Welcome to Read & Bloom!

I’m Mrs. Senyuz, a teacher (M.ed.), a mother (of two teens), a wife (of a really talented man) and a student for life, always looking for ways to connect & learn from my peers.

Reading Comprehension

Reading comprehension is defined as “the process of simultaneously extracting and constructing meaning through interaction and involvement with written language.” Snow (2002, p. 11) Extracting meaning talks about understanding what the author states obviously or implies and constructing meaning is to understand what the author says by using one’s background knowledge, experiences and capabilities.

Reading Comprehension Strategies

Effective Strategy


Activities You Can Do At Home to Practice the Strategy

Activating Prior Knowledge/ Predicting prior knowledge

Students think about what they already know and use that information with other clues they gather as they read to make a prediction as to what will happen next.

This is also motivational and helps students want to continue to read to see if their predictions are confirmed.

1. Think about the main idea of the story you are reading and ask your child a question that relates the idea to their experience. Ask them to make a prediction, “Do you think something like that will happen in this story?”

 2. In the middle of the story, stop and ask your child to make a prediction, “What do you think will happen at the end of the story? What makes you think that?”



Students try to ask answer questions about the important ideas in the text as  they read.

Write down the words like: who, what, when, where and why on index cards and encourage your child to ask questions using those words.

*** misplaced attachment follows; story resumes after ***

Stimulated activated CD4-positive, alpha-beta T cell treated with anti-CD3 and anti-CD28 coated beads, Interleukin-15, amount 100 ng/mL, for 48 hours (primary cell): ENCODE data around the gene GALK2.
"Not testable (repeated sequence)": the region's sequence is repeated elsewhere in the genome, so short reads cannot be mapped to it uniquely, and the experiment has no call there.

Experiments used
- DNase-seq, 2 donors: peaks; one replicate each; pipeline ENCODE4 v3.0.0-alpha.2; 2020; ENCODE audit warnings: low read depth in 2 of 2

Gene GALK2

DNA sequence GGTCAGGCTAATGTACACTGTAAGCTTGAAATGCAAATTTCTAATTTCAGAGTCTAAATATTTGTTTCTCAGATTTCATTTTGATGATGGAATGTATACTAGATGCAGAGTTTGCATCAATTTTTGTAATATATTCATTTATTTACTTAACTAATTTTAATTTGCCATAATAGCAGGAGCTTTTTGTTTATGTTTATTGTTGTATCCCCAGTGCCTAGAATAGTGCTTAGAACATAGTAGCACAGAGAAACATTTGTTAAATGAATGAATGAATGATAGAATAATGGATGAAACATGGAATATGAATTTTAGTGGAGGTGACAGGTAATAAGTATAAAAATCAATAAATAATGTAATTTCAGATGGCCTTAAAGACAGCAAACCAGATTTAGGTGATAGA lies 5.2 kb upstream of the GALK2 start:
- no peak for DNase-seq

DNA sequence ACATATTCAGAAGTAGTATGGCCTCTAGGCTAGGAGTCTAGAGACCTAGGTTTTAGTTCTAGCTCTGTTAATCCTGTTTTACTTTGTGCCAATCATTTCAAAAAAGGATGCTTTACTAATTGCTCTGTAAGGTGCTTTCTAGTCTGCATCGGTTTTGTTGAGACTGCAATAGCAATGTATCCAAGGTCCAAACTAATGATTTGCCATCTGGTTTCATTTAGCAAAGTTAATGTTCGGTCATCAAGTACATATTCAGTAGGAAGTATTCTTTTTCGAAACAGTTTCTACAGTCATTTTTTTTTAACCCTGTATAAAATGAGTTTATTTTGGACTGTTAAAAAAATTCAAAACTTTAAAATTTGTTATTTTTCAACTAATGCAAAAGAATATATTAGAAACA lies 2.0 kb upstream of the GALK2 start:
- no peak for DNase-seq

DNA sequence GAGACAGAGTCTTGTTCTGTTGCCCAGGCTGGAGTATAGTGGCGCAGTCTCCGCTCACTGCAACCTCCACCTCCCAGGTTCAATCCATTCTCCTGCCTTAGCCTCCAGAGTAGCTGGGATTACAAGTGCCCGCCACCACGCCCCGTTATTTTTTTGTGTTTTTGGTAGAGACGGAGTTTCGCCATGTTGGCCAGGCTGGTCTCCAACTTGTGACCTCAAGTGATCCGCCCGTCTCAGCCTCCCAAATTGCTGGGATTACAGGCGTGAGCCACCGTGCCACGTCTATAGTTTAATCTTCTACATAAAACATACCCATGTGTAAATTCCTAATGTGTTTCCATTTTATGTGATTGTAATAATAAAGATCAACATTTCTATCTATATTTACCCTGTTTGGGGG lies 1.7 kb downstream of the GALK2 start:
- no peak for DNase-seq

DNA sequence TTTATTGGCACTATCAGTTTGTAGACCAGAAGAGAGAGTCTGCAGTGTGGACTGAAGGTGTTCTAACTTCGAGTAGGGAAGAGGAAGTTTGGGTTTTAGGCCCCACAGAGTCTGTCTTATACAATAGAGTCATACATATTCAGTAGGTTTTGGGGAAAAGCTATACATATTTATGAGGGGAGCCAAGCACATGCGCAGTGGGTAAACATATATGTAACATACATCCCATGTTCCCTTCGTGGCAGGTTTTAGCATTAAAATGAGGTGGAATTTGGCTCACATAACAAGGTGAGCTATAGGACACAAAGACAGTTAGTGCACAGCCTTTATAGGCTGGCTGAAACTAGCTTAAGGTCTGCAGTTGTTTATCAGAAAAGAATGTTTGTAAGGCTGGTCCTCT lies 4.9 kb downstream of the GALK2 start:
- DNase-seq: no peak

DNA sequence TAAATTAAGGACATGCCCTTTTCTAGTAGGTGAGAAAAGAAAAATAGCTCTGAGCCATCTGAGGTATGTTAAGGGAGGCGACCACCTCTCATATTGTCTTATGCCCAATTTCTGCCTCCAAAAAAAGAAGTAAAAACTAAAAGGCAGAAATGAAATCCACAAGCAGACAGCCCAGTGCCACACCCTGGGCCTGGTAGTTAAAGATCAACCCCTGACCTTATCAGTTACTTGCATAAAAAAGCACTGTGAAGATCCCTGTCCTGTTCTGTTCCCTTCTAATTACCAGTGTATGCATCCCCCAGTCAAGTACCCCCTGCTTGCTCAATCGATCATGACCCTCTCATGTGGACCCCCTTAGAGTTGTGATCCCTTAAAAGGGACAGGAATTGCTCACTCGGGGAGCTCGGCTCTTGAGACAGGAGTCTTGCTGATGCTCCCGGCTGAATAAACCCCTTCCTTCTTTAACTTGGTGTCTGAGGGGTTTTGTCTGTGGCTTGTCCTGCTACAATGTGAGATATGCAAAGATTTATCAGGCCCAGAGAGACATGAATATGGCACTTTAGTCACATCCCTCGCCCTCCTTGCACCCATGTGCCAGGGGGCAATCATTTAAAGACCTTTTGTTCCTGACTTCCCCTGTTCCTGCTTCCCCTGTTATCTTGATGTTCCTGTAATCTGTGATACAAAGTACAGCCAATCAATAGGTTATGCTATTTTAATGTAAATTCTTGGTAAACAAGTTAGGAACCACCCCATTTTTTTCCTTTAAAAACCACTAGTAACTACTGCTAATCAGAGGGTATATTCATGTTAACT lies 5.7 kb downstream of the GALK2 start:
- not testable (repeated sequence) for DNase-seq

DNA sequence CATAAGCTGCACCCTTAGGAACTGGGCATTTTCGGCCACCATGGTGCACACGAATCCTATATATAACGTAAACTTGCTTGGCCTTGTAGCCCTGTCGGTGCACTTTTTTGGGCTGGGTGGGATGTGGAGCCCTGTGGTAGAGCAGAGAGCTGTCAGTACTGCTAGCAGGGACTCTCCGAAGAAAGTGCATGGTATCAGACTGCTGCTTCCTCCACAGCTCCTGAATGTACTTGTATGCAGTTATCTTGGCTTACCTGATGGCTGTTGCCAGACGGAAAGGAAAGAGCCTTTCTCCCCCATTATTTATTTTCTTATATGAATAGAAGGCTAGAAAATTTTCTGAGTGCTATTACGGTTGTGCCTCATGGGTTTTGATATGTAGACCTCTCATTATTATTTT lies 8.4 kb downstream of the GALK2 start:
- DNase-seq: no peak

Monitoring, Clarifying, and Fix Up


Students check to see if they understand what they read.

If they don’t understand, they reread or use other strategies that will help them understand what they read.

1. Encourage your child to stop reading and explain what he/she read in his/her own words. If they are unable to do so, try to reread the parts of the text that didn’t make sense.

 2. Write down other reading comprehension strategies on index cards and have your child try to apply a different strategy when stuck.


Students gather information that is implied or missing in the text that is essential to understanding the reading.

Be detectives together and look for key words that would help them make assumptions. For example, the story reads: the boy ask kindly, “two scoops please.” We can assume that the boy is at an ice-cream shop.

Students listen to reading then write or talk about the main ideas from the reading.

1. Ask your child to explain to you what they heard.

 2. You can help your child by asking questions like: what comes next?